COVID-19 Vaccines for Kids 5-11:

Q&A with the Tulsa Health Department
Vaccinated Little Girl Showing Medical Plaster On Her Arm Against Light Blue Background

Thank you so much to Ellen Niemitalo, nurse and clinical services manage with Tulsa Health Department, for answering our questions about COVID-19 vaccines for kids 5-11.

1. When can kids 5-11 begin receiving the COVID-19 vaccine?

Children age 5-11 are now eligible to receive the COVID-19 vaccine, with parent or legal guardian present.

2. How can parents schedule a vaccine for their children?

There are more than 300 local providers in Tulsa County who are eligible to administer the vaccine. Parents can check with their child’s pediatrician or family medical provider. Appointments are available at four different Tulsa Health Department locations as well, and can be scheduled online at www.vaccinate918.com or by calling THD at 918-582-9355.

3. How does the kid’s Pfizer vaccine differ from the adult version? Does it differ from the vaccine approved for kids ages 12+?

The dose for children age 5-11 is one-third of the dosage of the vaccine for older adolescents and adults.

4. How do we know the COVID vaccine is safe for kids? What was the testing/approval process like?

Clinical trials including over 3,000 children age 5-11 demonstrated a vaccine efficacy estimate of 90.9% for prevention of symptomatic COVID-19.  Follow-up with the study participants indicated no serious adverse events related to the vaccine, and no deaths reported in any trial participants.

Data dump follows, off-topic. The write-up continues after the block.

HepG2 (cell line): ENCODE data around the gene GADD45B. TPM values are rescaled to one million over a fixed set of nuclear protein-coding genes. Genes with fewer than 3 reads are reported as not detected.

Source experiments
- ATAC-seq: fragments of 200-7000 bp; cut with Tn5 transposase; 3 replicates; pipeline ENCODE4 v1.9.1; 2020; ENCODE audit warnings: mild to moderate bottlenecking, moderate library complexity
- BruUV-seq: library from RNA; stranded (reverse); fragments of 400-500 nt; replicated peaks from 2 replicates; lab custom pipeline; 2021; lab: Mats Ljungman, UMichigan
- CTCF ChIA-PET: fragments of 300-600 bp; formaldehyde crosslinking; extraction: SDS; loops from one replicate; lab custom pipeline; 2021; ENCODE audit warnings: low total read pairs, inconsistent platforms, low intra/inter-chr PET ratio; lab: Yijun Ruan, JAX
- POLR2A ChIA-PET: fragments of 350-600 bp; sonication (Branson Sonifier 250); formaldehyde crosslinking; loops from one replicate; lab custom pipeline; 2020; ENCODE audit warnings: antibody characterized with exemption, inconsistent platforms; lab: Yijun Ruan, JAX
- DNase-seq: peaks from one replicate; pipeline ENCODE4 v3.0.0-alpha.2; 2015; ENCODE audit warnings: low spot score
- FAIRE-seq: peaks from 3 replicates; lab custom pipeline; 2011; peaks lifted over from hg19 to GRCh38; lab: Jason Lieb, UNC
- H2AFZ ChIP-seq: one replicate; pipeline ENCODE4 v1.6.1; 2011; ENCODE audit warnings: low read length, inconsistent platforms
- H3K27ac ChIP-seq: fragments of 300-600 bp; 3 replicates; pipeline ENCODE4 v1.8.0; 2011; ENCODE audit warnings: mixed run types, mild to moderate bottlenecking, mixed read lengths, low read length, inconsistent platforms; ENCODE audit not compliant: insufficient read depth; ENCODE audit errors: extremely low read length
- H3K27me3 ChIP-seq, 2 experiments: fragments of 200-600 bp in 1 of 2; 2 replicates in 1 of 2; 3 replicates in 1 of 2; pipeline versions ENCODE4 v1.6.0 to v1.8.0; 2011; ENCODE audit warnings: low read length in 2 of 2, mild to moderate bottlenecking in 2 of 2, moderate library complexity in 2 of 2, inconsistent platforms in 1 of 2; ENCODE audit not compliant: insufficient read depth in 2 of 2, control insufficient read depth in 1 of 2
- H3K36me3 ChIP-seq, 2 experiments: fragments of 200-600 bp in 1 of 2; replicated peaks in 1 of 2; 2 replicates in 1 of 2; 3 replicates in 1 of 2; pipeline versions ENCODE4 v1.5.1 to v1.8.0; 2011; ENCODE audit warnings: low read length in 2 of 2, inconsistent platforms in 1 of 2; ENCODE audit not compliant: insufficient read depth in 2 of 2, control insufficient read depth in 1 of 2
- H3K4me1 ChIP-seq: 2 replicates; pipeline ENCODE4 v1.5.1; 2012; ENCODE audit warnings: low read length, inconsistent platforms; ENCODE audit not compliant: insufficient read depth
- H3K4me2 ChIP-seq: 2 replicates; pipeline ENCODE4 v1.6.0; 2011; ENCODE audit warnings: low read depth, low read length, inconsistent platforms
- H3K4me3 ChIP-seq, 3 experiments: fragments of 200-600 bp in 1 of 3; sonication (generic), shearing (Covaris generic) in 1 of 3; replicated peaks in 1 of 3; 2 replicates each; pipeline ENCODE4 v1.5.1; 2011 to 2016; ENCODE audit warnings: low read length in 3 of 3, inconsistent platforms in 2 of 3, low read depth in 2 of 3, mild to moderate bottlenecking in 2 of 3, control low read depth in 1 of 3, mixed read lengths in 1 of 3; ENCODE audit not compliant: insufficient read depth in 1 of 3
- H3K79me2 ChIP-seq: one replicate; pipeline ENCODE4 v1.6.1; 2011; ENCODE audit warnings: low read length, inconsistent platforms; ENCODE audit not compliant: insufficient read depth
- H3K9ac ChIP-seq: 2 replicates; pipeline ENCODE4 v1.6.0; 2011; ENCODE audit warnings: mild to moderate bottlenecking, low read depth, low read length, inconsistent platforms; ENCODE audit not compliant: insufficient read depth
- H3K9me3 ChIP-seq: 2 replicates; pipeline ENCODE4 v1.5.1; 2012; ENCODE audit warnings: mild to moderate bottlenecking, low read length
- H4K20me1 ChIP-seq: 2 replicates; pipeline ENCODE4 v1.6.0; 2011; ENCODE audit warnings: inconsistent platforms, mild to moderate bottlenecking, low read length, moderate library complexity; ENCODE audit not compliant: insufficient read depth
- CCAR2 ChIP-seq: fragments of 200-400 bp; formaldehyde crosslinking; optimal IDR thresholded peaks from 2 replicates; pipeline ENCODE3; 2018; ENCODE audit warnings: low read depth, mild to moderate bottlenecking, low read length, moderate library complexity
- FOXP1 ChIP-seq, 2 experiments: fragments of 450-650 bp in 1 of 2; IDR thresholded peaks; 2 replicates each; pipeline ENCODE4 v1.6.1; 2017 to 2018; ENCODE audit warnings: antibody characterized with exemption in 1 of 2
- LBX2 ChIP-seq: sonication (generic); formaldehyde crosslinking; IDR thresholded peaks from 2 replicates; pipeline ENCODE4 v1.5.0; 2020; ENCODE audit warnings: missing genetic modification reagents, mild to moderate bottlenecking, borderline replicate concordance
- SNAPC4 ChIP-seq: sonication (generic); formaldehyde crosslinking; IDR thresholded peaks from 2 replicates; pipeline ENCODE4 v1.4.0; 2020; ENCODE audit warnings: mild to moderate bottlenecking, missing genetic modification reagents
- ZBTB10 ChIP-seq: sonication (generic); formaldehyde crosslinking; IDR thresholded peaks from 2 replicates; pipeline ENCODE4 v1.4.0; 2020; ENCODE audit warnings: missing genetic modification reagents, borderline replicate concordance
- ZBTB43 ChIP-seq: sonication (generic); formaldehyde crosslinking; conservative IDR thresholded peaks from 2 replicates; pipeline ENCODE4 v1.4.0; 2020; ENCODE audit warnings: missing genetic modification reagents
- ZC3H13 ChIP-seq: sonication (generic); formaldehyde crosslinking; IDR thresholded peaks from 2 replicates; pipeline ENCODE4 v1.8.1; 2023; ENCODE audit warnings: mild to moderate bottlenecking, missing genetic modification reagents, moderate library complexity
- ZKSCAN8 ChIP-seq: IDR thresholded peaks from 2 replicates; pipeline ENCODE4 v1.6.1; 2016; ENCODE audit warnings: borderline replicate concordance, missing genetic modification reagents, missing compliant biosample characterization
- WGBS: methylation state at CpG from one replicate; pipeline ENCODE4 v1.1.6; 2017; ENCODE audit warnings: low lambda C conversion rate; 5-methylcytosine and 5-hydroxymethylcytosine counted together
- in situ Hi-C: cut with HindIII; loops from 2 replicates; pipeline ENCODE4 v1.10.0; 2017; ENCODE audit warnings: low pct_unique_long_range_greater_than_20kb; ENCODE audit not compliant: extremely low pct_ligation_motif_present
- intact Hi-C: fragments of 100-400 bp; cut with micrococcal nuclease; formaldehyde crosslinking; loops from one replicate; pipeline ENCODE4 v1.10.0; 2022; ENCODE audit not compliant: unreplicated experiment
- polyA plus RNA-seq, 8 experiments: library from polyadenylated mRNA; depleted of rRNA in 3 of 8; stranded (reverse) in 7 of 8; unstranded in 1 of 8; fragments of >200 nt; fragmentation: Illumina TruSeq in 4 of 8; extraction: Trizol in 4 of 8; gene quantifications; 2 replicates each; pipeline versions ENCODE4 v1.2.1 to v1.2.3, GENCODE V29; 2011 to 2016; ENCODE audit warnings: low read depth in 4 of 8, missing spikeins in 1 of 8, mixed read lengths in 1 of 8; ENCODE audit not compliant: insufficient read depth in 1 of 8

The approval process has several steps, each providing an opportunity to review the clinical trials and recommendations.  The Emergency Use Authorization (EUA) request, including the study and the conclusions, were reviewed by the independent FDA committee, Vaccines and Related Biologic Products Advisory Committee (VRBPAC), who weighed the known and potential risks and benefits and approved the EUA. The CDC committee the Advisory Committee on Immunization Practices (ACIP) reviewed the FDA approval and the studies and recommended approval by the CDC of the EUA.  The CDC director signed the approval.

5. What is some of the most common misinformation circulating about the COVID vaccine?

Studies show that the risk of reinfection is lower for individuals who have had a prior COVID-19 infection, but that over time their immunity may wane.  Numerous studies show that the immune status of individuals previously infected is enhanced and that vaccination reduces the risk of subsequent reinfection, including by other variants.

6. Why would kids need a COVID vaccine? Do the benefits really outweigh the risks?